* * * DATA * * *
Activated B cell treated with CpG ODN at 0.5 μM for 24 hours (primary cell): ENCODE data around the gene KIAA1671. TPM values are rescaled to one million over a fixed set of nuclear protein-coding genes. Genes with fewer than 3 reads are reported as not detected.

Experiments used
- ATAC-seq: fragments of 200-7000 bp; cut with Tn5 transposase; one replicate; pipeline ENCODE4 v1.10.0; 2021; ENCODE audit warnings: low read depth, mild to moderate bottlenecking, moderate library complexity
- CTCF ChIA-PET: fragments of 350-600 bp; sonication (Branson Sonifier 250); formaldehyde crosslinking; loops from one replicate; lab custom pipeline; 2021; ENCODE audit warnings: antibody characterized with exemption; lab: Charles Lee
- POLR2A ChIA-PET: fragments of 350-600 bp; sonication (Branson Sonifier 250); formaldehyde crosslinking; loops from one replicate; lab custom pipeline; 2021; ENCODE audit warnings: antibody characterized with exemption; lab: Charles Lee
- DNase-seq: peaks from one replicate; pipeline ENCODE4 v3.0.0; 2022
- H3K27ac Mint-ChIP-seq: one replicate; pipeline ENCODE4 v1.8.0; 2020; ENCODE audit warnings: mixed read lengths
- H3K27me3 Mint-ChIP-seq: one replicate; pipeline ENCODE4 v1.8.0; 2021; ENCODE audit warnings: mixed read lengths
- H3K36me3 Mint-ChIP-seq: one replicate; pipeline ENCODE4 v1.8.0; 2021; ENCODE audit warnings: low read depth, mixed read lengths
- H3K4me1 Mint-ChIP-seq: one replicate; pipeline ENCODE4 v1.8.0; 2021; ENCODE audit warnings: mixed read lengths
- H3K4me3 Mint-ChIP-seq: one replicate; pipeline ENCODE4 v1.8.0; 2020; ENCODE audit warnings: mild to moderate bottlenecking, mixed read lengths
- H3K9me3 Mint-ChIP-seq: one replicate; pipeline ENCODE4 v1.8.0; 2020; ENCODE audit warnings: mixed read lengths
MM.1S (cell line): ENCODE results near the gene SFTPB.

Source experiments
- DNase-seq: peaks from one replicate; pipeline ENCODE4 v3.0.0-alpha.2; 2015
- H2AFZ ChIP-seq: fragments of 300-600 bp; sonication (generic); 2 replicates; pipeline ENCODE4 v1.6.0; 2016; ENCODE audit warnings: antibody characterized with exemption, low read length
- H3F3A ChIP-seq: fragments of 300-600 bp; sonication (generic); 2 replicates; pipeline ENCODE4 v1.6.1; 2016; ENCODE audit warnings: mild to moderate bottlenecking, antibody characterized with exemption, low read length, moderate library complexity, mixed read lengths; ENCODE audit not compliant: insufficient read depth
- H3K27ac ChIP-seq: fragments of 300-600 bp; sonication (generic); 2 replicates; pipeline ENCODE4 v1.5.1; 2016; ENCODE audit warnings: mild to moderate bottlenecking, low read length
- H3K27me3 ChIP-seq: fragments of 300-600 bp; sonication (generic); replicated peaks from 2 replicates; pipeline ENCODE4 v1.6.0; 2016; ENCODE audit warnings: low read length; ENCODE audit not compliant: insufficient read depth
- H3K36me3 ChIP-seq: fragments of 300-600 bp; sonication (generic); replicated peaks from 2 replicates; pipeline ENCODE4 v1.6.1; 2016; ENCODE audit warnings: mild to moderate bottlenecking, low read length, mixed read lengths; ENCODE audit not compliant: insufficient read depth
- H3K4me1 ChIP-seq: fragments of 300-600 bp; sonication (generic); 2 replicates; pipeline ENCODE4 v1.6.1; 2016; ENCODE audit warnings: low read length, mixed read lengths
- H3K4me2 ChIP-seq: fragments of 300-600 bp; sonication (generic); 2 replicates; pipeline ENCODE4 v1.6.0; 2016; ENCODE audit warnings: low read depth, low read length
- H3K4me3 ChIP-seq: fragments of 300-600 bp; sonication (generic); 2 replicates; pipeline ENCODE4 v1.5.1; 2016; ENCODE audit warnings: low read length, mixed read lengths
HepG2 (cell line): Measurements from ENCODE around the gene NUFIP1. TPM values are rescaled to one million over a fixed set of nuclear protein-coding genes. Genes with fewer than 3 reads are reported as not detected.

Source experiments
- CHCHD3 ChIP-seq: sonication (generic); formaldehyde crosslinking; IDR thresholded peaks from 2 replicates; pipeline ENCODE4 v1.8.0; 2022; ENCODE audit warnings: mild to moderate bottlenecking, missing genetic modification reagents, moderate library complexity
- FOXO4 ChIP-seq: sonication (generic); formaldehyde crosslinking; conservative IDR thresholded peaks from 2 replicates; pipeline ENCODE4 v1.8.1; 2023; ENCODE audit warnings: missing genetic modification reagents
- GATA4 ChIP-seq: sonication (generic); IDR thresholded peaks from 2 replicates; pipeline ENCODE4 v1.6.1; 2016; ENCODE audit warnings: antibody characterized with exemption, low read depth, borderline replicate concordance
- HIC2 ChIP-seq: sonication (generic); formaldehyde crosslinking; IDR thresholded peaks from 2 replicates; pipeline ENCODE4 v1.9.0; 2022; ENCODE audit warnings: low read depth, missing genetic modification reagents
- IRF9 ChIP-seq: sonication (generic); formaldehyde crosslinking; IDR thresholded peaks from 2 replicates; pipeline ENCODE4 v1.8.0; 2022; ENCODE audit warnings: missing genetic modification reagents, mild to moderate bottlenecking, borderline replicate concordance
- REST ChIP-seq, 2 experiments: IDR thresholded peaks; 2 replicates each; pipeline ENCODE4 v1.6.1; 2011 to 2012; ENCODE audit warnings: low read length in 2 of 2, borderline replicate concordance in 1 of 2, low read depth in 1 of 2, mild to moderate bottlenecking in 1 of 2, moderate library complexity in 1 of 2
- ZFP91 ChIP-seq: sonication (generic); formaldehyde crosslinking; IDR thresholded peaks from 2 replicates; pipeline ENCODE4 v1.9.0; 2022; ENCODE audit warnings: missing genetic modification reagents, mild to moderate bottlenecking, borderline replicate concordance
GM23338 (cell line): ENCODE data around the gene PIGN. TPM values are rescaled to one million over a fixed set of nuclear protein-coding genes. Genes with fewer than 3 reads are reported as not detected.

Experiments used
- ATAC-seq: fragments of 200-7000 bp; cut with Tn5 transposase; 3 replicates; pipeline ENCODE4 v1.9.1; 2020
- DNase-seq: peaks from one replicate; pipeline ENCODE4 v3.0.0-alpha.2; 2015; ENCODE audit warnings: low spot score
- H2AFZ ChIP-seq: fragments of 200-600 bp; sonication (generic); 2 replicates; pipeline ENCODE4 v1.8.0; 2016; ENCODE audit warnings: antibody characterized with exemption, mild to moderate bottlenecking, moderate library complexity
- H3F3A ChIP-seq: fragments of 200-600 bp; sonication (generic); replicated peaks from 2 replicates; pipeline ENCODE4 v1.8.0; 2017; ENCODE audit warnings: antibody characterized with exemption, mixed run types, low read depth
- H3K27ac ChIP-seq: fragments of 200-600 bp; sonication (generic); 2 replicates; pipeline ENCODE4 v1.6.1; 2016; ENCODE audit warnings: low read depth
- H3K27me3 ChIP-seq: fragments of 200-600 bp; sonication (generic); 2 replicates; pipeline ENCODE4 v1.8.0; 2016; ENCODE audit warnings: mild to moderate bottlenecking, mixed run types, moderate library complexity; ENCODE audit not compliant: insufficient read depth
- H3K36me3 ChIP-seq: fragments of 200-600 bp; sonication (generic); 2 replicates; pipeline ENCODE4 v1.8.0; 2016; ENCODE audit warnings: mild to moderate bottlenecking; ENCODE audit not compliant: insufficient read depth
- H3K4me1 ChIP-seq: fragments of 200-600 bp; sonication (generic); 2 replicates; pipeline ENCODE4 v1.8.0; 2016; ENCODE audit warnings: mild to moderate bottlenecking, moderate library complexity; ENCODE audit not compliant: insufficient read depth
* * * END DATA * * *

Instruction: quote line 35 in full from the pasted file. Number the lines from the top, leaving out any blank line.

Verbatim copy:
- ATAC-seq: fragments of 200-7000 bp; cut with Tn5 transposase; 3 replicates; pipeline ENCODE4 v1.9.1; 2020